There are some things that matter more (while the exact style of tests don't matter as much, having robust testing is not really optional unless prototyping). But its usually more important that people agree on it and you don't end up with 10 different sub-code-bases with their own design approaches and coding styles.

At my current large company, we debate this stuff on internal lists all the time. But at the end of the day, there are teams that set overall expectations and styles and people follow those. (At a smaller company this might just be the head of engineering or some delegated person saying "This is the One True Way here, for now.")
posted by thefoxgod at 3:21 PM on May 5, 2016 [1 favorite]

It's healthy to be able to easily raise technical issues and have a clear back and forth about why you might choose A over B.

But the issues you list - these are the kind of issues where at some point a decision should be made, given all of the current information, for This Is How We Do It. And absent NEW requirements or arguments - the discussion is left there.

Consistency in your codebase and practices is valuable.
posted by Ashlyth at 6:20 PM on May 5, 2016

emilyw +1

you need a (good) 'software lead'. who can gauge when these issues need to revisited, or put on the shelf for a while. there's more and better 'fights' to have: anyone implementing with LOD in mind? how's DIP?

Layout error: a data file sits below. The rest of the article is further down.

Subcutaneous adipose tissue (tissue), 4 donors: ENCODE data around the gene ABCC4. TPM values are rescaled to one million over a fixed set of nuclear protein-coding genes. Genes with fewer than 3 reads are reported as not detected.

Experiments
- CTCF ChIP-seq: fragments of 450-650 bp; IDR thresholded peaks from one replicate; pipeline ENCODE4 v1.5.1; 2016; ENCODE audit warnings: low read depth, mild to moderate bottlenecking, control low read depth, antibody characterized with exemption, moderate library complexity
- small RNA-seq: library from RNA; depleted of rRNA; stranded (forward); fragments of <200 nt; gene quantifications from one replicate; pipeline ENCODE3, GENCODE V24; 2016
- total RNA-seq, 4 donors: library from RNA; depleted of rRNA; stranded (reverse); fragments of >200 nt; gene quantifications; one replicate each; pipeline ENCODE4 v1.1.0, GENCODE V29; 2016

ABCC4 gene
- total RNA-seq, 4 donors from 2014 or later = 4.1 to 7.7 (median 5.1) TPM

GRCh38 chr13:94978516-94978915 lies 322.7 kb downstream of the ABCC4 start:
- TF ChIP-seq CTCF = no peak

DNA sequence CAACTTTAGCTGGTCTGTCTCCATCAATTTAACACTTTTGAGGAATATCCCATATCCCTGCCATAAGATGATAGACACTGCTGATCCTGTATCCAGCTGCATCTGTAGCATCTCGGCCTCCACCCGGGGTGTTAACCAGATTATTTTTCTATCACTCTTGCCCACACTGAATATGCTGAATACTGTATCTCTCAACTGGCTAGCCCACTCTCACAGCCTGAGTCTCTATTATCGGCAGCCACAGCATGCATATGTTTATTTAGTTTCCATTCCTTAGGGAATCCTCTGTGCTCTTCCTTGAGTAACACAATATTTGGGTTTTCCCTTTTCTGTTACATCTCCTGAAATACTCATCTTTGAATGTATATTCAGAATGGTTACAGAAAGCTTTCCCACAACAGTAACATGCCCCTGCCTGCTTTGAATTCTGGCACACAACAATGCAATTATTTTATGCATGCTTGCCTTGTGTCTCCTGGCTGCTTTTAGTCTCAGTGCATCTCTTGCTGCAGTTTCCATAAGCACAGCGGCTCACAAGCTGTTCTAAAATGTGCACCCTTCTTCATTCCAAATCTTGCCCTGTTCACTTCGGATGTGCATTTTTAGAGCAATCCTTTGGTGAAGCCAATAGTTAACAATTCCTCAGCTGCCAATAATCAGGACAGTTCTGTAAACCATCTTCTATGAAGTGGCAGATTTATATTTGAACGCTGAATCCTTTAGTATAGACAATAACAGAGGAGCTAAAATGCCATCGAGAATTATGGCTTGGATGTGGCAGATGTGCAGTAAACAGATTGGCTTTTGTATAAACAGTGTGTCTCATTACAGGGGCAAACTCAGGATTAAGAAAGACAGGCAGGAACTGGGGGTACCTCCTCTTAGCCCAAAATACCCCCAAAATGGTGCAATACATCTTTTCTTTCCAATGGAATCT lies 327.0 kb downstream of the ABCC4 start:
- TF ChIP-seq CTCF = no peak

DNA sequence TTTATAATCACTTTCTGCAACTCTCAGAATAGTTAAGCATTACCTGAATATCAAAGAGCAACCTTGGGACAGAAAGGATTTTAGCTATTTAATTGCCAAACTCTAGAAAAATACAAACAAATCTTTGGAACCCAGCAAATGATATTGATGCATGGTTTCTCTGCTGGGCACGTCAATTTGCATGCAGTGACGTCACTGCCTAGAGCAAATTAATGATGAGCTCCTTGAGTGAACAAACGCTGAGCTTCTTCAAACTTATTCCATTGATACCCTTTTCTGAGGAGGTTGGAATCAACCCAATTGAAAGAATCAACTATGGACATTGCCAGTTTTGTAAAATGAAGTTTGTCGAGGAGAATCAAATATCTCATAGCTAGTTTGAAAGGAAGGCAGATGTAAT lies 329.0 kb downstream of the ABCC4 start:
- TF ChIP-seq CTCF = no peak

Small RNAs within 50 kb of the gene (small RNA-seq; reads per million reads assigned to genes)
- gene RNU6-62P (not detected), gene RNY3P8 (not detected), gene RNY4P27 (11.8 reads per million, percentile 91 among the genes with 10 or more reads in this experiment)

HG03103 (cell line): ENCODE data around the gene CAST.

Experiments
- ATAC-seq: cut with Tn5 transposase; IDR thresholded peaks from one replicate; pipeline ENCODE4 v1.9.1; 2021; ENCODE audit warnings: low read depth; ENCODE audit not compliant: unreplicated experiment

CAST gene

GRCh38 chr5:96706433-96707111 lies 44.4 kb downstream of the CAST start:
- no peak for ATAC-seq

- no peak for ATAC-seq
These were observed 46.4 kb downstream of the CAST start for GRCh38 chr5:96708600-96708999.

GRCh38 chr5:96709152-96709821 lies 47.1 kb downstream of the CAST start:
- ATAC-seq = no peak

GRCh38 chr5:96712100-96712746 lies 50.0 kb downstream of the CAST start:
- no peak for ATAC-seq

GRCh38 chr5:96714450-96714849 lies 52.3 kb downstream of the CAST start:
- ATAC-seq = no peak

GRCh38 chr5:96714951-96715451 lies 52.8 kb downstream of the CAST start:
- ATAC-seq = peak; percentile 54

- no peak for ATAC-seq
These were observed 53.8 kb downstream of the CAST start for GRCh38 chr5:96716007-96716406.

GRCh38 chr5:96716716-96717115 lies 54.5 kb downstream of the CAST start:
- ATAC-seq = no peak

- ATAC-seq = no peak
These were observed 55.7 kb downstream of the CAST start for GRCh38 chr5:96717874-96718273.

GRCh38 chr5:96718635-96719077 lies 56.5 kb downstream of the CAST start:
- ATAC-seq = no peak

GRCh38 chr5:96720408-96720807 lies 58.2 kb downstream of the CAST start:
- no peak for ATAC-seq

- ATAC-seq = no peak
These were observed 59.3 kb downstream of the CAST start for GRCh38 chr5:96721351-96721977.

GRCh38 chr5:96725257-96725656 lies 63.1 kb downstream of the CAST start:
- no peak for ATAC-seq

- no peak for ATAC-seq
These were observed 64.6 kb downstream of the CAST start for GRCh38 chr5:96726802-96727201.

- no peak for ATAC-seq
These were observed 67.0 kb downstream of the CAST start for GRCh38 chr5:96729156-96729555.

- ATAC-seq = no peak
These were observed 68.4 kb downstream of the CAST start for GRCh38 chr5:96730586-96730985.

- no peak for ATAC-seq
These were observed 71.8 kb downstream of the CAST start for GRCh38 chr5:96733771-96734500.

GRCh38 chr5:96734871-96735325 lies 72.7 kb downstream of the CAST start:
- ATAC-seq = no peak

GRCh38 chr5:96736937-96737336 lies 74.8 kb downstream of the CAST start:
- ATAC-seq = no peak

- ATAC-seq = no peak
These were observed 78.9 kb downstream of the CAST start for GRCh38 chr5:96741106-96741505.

posted by j_curiouser at 6:31 PM on May 5, 2016

Thanks to everyone who answered. All the perspectives are very helpful. "Weak management" seems to be the most common theme here, and that seems like a fair assessment.

I appreciate the feedback about when this turns bad. It doesn't sound like we're there yet. Discussions don't get heated. Nor do they come up at every code review or retrospective. They just... never get fully resolved. So when a writer and reviewer can't reach their own consensus for a branch, the whole enchilada is fair game for discussion again.

I marked pazazygeek's answer as best, since that book comes closest to the kind of broad study I was hoping to find. I'll definitely track that down. Thanks!
posted by brett at 5:54 PM on May 7, 2016